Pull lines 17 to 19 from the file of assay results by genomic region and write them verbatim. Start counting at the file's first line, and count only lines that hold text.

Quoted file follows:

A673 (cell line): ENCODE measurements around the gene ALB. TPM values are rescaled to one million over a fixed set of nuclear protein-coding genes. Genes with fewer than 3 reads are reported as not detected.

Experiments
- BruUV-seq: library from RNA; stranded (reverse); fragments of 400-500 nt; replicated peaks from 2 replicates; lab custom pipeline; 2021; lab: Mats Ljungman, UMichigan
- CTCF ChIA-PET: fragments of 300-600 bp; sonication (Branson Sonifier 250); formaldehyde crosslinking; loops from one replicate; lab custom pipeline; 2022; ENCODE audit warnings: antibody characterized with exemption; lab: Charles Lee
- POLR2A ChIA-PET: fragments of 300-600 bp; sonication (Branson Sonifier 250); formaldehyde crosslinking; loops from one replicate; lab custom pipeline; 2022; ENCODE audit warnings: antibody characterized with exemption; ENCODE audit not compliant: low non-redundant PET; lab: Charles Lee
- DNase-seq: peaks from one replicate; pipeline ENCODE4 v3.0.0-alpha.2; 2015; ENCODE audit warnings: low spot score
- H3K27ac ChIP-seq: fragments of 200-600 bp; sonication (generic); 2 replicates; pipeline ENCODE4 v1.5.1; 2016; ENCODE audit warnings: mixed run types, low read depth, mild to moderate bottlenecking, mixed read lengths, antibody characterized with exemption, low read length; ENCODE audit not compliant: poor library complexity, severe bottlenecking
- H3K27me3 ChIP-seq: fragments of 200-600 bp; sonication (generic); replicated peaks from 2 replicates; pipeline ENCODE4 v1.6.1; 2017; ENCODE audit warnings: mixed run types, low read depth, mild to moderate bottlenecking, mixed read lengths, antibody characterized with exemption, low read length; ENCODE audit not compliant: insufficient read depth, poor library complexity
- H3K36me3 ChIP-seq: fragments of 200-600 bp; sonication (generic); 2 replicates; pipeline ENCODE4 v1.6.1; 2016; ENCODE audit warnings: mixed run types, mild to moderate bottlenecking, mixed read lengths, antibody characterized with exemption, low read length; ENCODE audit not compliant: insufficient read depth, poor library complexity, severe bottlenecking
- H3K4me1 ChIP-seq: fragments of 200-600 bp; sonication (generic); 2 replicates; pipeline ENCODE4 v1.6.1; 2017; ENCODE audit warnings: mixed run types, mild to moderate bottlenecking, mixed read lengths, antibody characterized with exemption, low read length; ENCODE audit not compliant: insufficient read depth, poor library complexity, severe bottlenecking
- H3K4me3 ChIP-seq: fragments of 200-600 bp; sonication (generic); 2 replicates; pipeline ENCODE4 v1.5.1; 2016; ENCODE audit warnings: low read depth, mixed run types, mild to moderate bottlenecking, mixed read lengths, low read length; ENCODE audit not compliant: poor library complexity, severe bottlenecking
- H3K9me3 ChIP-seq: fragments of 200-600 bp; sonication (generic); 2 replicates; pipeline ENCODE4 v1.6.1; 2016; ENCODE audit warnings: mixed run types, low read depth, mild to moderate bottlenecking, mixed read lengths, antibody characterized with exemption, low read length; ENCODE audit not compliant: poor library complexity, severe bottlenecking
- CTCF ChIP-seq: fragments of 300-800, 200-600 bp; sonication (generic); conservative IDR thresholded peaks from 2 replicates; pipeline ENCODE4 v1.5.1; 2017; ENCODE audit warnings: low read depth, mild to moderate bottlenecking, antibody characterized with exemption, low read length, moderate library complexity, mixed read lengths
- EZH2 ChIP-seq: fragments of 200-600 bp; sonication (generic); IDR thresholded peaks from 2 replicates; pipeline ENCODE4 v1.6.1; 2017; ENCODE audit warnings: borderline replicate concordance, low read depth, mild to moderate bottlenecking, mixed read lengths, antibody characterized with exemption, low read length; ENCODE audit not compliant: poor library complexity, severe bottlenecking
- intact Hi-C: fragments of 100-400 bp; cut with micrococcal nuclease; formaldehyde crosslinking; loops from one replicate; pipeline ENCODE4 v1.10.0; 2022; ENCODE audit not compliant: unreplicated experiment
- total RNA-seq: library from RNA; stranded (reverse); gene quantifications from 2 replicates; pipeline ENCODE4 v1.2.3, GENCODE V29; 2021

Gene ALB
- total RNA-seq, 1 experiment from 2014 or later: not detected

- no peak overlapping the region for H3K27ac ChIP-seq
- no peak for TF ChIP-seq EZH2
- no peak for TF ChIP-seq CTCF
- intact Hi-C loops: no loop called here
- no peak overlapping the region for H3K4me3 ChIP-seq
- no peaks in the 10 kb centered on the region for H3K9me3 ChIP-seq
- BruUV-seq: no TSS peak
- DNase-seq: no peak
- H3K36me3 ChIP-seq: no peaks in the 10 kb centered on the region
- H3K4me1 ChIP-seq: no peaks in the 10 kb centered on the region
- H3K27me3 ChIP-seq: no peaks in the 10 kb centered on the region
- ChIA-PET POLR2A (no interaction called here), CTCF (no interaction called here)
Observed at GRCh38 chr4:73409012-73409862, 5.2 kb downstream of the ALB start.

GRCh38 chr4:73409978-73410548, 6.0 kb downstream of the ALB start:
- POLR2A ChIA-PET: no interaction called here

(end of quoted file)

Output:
Gene ALB
- total RNA-seq, 1 experiment from 2014 or later: not detected

- no peak overlapping the region for H3K27ac ChIP-seq